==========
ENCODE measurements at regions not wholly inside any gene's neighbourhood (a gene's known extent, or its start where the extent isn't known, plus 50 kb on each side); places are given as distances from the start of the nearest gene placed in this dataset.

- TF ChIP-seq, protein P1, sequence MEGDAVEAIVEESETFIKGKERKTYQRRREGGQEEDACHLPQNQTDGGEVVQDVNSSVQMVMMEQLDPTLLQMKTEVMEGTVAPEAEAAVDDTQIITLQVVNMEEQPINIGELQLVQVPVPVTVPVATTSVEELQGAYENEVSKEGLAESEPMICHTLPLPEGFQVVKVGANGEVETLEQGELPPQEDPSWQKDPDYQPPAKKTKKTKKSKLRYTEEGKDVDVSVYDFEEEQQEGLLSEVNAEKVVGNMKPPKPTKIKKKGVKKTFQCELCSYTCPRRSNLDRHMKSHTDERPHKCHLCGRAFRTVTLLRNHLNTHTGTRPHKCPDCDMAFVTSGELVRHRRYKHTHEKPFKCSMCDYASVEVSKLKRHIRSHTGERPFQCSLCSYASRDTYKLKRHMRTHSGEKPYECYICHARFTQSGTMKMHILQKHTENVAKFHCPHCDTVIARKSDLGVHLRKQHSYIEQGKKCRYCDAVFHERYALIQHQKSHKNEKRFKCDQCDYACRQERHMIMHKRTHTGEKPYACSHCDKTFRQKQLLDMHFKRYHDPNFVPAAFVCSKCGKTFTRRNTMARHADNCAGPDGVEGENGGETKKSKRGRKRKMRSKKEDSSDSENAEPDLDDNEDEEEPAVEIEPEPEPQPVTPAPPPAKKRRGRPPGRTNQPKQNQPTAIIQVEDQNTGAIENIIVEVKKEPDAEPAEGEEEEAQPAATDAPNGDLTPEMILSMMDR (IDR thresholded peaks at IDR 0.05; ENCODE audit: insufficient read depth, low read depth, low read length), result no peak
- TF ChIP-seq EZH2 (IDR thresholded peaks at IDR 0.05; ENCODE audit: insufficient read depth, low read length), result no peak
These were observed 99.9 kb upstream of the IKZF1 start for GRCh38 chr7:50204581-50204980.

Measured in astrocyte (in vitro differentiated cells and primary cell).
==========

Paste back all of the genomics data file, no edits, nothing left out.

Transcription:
ENCODE measurements at regions not wholly inside any gene's neighbourhood (a gene's known extent, or its start where the extent isn't known, plus 50 kb on each side); places are given as distances from the start of the nearest gene placed in this dataset.

- TF ChIP-seq, protein P1, sequence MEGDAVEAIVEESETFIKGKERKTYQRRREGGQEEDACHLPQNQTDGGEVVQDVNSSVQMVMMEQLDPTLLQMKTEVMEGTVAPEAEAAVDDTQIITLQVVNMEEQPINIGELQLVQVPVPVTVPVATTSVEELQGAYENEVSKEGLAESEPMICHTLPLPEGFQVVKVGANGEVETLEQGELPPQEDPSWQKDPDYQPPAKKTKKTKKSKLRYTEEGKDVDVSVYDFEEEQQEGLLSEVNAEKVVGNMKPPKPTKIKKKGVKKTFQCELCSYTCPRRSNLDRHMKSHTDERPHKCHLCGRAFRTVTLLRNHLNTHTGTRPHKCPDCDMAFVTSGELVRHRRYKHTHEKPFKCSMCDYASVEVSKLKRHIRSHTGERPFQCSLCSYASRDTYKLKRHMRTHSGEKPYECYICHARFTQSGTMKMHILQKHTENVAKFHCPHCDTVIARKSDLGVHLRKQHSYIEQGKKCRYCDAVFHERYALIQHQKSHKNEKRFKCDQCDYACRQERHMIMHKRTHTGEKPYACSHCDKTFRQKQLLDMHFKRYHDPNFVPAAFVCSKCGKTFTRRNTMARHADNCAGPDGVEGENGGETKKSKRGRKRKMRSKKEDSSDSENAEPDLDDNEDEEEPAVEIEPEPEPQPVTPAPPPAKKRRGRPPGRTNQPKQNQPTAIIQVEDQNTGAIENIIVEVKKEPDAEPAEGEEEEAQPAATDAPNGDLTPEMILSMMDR (IDR thresholded peaks at IDR 0.05; ENCODE audit: insufficient read depth, low read depth, low read length), result no peak
- TF ChIP-seq EZH2 (IDR thresholded peaks at IDR 0.05; ENCODE audit: insufficient read depth, low read length), result no peak
These were observed 99.9 kb upstream of the IKZF1 start for GRCh38 chr7:50204581-50204980.

Measured in astrocyte (in vitro differentiated cells and primary cell).